19th and 20th April - Two Peruvian Cities


The day after the Inca Trail we decided to take it easy. So we had a walk around Cusco and visited the Inca Museum and the Cathedral. Naomi was still not 100% and Mairi slipped on the steps of the Cathedral and acquired the most enormous bruise on her bottom!

In Cusco - outside the Merced


The Cathedral Steps

We were not greatly impressed with the Inca Museum. It seemed a little tired and sometimes they had 'English Subtitles' but mainly not. I would definitely learn Spanish before making another trip to South America. Fortunately Naomi could get by but English is not widely spoken.
In the courtyard of the museum there were some people weaving by traditional methods.




Having decided earlier to leave Cusco, that evening we caught the night bus to Araquipa where we arrived around 7.00 in the morning

Araquipa is a very fine colonial city with a big central square, it is a World Heritage Site. It lies due south of Cusco, still in the Andes and is backed by the volcano El Misti which makes it very picturesque.
We had a rest when we arrived and then walked into the main square - the Plaza de Armas and booked a trip out to Colca Canyon for the next day. The main square had the normal complement of pigeons being fed. We bought some lunch from a nearby supermarket and sat on a bench in the heat watching the world go by.

Lady selling apples

The Cathedral

The Cathedral with the volcano El Misti in the background

Main Square - Plaza de Armas


Pigeon of Araqipa



After lunch we visited the Museo Sanctuarios Andinos, a museum famous for containing the body of Juanita, the little girl who had been found frozen at the top of the Ampato Volcano, not far from Araquipa.
This was a really excellent museum and we really enjoyed our tour, which was guided. We did not actually see Juanita as she was 'resting' but we did see another girl Sarita who had been found on a neighbouring mountain.
When we arrived we first saw a video of how Juanita had been found in 1995 by the archaeologists Johan Reinhard and Jose Chavez along with the climber Miguel Zarate on the Ampato volcano. There had been an eruption of the neighbouring volcano Sabancaya and this had caused the ice cap on Ampato to melt. Juanita who had been frozen in the ice for 500 years was found to have tumbled a little way over the rim of the volcano at 6380m. As well as Juanita a number of her grave goods are on display as well as the textiles found on her body, her feathered headdress and an elaborately woven shawl and skirt decorated with gold jewellery.  There are now several frozen children found in similar places dating from Inca times in this museum.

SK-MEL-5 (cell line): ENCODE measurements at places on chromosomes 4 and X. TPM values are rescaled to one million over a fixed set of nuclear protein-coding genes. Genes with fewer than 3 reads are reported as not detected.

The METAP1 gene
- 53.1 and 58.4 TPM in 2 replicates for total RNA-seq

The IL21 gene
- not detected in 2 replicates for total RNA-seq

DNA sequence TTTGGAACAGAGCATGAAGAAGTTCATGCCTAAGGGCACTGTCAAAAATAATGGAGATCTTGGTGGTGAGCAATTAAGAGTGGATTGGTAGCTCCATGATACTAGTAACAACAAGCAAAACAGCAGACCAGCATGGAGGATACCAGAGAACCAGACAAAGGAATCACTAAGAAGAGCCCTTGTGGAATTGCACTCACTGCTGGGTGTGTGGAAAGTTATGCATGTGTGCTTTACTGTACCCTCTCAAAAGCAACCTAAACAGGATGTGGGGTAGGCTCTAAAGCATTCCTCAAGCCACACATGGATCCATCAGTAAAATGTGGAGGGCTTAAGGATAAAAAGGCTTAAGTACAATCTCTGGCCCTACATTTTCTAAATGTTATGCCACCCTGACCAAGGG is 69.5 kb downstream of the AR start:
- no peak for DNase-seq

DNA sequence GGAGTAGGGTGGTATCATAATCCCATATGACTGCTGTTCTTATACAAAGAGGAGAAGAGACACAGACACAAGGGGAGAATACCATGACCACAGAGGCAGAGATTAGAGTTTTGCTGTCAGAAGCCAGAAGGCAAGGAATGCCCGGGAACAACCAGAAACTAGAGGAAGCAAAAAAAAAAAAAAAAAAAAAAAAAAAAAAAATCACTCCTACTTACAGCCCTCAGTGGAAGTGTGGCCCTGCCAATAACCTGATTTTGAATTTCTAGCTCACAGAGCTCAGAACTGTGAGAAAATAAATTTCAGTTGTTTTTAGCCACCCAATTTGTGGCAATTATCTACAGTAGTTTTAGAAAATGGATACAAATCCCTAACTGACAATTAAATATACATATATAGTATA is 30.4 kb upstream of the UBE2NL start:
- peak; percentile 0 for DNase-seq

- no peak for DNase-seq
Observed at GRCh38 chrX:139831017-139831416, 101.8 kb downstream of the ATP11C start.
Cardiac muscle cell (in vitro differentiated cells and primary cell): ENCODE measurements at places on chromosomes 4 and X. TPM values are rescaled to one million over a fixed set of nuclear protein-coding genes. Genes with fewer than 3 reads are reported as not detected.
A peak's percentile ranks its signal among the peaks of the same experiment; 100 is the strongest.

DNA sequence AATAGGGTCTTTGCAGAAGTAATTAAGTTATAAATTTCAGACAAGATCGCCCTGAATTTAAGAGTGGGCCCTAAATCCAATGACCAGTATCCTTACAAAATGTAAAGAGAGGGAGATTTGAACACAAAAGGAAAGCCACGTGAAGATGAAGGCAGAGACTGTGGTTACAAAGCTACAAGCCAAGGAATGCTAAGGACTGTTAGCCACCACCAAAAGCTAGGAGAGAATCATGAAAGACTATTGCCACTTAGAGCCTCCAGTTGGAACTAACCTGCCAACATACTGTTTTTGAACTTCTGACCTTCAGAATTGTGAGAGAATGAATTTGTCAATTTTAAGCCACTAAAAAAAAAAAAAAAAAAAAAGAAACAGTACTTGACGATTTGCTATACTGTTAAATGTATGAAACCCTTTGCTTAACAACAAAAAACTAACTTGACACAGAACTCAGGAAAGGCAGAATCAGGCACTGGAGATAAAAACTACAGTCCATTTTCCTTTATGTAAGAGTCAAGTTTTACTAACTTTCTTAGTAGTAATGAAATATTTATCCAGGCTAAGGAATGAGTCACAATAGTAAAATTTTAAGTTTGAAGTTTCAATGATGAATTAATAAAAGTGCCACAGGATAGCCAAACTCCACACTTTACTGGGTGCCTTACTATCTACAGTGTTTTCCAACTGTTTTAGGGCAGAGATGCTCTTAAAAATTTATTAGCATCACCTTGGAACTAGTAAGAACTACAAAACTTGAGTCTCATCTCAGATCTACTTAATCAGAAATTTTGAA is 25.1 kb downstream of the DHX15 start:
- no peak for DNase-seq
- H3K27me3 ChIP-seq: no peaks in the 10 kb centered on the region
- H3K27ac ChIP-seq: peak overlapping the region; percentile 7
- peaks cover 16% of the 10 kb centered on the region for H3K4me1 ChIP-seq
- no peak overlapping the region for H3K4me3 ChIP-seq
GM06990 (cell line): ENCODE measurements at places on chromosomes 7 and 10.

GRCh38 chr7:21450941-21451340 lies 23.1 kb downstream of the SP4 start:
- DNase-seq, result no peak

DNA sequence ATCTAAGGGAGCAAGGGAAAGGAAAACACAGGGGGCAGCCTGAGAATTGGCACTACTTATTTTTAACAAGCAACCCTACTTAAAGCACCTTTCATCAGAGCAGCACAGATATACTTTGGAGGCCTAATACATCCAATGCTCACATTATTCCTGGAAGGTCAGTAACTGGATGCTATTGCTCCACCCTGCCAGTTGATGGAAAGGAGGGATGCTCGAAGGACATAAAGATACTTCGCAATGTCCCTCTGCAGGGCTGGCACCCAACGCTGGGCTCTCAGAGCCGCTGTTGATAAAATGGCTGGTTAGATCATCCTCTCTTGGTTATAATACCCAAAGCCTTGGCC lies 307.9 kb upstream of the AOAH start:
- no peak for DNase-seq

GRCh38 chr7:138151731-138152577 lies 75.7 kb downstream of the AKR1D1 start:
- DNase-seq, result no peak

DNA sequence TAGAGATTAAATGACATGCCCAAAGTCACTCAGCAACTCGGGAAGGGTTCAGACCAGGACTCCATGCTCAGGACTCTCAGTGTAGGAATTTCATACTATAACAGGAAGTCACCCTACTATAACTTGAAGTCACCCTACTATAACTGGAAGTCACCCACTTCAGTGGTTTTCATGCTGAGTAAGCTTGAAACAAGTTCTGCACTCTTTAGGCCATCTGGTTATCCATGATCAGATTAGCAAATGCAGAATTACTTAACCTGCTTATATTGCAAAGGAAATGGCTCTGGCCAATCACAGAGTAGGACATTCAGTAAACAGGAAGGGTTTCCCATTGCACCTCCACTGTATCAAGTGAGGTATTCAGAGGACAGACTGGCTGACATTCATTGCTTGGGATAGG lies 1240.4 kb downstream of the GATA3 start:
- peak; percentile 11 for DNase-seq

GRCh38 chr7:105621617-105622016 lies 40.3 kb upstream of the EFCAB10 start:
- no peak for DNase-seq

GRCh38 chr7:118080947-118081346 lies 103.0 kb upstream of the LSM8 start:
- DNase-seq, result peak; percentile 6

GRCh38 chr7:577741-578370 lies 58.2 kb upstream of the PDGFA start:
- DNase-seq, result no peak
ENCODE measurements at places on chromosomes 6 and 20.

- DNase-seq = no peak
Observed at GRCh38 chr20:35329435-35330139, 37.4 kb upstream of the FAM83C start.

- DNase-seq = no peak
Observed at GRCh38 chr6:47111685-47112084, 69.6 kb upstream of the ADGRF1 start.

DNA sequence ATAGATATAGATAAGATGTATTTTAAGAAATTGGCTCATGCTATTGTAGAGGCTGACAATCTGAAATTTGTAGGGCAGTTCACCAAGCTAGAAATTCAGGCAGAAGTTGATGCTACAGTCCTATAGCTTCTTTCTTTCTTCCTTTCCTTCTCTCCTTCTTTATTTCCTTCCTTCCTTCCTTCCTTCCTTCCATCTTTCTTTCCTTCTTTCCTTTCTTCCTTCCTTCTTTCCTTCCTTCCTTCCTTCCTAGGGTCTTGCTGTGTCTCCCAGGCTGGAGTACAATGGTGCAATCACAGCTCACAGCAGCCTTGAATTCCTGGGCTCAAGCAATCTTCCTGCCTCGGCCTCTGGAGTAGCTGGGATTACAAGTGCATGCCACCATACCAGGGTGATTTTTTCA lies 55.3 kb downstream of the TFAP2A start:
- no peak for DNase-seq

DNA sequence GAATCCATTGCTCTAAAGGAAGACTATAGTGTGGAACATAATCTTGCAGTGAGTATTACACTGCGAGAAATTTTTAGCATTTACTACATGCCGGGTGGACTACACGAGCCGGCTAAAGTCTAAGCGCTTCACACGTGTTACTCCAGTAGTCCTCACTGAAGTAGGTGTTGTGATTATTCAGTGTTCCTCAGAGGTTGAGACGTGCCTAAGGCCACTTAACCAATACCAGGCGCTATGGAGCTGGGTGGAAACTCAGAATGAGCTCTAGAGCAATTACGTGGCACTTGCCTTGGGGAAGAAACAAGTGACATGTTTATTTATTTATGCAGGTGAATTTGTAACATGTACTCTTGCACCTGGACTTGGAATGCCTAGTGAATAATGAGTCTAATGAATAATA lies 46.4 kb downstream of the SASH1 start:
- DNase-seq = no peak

Juanita's story is that she was probably from a royal family in Cusco and had been raised with a small number of other children specifically to be used as a human sacrifice. She would have been chosen for her beauty and she would have thought that her life was dedicated to the gods, and that she would become divine after her death. It may have been the eruption of Sabancaya in the 15th century or it may have been as a result of a severe drought, but occasionally the Incas felt that it needed extreme measures to appease the gods. Juanita walked from Cusco along with priests all the way to the Ampato Volcano which must have taken days. She had several sets of shoes with her so she was prepared for a long trip. She had eaten the day before she arrived at the top of the mountain. There it is thought she was drugged and given chicha - alcohol to render her nearly unconscious. She was then killed by the priests using a heavy blow to her forehead. The priests moved her body in to a fetal position and wrapped in in cloth. They surrounded the body with things she would need for the afterlife and  covered it with carved rocks. The body then froze, so she is not a conventional mummy, all her internal organs are intact and she has been studied to see if she suffered from any disease.

The exterior of the Museo Santuarios Andinos
After the museum we wandered round the city looking at the exterior of a number of churches. The doorways of the Iglesia de la Compania were decorated in relief stone with a weird mixture of Catholic and native decoraton.

Igelsia de la Compania - side door

Iglesia la Compania - front door

The Cathedral
After this we visited Araquipa's second most famous attraction - the Monasterio de Santa Catalina. This is situated behind a severe stone facade, but is a complete labyrinth of streets inside. It is still a fully functioning convent but the nuns (around 30 of them) are now in new accommodation which is locked away from prying eyes. It is the old buildings that you are allowed to wander round - and they are a real treat. The nuns occupied them from the late 16th century till 1970 and at one time the buildings contained around 200 nuns and 300 servants.The buildings are decorated in wonderful colours, earth pink and ochre and zingy blues. With the deep blue sky above and the flowers it all looks magnificent. The light also had a wonderful glowing quality. My camera battery ran out and I did not have a spare charged one which really annoyed me - rooky error.
Here are a few of the ones I did get.

Tourist in the convent - in the pink

Tourists in the convent








As if we hadn't had enough of churches, as it grew dark we visited the Cathedral.






The interior of the Cathedral was not too over ornate but did contain the framed montages of dressed dolls to portray the holy family. This seems customary in South America.
Before getting to bed in preparation for yet another early start we had a quick turn round the square as the street lights were coming on.






Iglesia y Convento de San Francisco
















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